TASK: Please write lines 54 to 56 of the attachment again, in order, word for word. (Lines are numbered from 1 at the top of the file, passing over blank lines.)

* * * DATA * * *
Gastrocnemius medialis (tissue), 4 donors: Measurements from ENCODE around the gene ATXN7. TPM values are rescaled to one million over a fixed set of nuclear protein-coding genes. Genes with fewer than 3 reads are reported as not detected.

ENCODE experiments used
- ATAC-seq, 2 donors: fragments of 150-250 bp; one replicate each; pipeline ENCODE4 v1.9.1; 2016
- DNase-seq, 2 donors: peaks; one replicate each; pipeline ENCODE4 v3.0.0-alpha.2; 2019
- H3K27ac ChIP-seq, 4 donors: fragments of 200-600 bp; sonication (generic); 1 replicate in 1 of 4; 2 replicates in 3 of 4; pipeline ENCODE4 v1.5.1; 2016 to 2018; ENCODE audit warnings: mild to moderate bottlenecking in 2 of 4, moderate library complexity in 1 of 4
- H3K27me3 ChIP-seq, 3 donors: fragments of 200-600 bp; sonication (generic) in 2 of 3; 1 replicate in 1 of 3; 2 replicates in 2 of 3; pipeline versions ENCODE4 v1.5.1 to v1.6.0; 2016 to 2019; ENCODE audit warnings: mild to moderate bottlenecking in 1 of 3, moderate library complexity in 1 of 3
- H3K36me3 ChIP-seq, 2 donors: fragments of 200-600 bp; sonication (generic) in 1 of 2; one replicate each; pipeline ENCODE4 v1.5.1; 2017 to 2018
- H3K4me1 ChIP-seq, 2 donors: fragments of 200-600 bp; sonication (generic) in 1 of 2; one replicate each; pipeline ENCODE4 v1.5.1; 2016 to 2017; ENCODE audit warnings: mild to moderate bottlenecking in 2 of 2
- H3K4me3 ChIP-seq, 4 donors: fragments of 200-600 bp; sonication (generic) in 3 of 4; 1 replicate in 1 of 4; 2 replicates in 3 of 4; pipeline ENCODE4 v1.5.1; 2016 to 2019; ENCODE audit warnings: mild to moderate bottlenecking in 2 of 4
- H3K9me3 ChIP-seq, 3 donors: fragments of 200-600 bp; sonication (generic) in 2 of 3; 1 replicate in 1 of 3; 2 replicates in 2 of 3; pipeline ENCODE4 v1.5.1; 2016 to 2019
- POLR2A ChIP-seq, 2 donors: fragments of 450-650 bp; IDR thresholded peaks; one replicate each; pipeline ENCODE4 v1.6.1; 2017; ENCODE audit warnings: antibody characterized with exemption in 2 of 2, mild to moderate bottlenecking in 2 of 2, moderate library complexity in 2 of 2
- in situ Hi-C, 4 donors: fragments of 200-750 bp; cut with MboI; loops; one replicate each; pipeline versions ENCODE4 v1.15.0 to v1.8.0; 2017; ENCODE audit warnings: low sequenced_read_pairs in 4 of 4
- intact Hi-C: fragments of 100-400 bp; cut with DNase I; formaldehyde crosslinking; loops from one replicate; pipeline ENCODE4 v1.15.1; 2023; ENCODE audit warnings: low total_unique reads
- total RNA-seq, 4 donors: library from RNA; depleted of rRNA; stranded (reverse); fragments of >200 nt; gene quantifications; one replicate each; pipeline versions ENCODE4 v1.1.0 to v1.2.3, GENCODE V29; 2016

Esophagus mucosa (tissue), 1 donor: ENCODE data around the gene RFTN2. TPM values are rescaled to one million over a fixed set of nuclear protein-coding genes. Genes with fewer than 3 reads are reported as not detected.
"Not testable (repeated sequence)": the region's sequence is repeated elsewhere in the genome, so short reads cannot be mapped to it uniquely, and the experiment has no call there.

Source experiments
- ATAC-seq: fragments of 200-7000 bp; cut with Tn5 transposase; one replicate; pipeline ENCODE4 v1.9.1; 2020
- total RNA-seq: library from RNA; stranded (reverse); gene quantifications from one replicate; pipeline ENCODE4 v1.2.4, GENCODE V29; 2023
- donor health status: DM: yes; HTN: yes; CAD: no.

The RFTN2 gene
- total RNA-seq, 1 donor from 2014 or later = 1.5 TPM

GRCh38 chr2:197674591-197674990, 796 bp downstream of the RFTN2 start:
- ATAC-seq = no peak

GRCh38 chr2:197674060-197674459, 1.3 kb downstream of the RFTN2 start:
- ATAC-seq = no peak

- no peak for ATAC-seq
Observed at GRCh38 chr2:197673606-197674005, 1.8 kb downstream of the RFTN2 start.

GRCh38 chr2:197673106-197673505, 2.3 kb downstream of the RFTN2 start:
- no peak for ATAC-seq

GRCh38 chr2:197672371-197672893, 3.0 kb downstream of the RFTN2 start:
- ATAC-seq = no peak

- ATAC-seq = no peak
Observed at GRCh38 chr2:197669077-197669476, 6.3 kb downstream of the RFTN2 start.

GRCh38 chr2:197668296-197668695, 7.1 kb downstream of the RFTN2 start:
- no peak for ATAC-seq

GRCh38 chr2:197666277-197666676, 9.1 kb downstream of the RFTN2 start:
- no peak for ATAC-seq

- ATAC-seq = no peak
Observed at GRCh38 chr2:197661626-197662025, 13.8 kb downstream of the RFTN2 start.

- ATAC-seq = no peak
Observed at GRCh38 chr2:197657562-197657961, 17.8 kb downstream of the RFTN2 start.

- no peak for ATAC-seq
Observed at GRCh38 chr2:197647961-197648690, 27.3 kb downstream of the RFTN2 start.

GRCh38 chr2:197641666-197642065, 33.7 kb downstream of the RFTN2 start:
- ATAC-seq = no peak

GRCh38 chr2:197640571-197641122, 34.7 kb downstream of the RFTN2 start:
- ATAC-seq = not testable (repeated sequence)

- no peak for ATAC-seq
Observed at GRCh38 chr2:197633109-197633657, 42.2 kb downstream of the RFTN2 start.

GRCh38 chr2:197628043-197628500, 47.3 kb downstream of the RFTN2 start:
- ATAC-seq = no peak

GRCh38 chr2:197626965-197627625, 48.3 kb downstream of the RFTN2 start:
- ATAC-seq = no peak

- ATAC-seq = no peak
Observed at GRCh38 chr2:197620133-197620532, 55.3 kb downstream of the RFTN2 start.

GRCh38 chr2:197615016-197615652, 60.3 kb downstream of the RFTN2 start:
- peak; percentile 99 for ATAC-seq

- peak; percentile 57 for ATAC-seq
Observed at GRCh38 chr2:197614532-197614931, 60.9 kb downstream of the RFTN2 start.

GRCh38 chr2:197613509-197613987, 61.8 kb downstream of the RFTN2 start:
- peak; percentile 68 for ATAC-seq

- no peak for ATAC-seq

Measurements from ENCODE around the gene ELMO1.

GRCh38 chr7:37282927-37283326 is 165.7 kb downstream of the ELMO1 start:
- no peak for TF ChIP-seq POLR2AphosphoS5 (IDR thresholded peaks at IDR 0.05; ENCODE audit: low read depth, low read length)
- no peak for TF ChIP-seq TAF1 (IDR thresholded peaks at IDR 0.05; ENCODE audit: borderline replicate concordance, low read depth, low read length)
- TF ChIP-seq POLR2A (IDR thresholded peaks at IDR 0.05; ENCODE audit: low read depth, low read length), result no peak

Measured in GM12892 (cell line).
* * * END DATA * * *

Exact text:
- ATAC-seq = no peak

- ATAC-seq = no peak
Observed at GRCh38 chr2:197620133-197620532, 55.3 kb downstream of the RFTN2 start.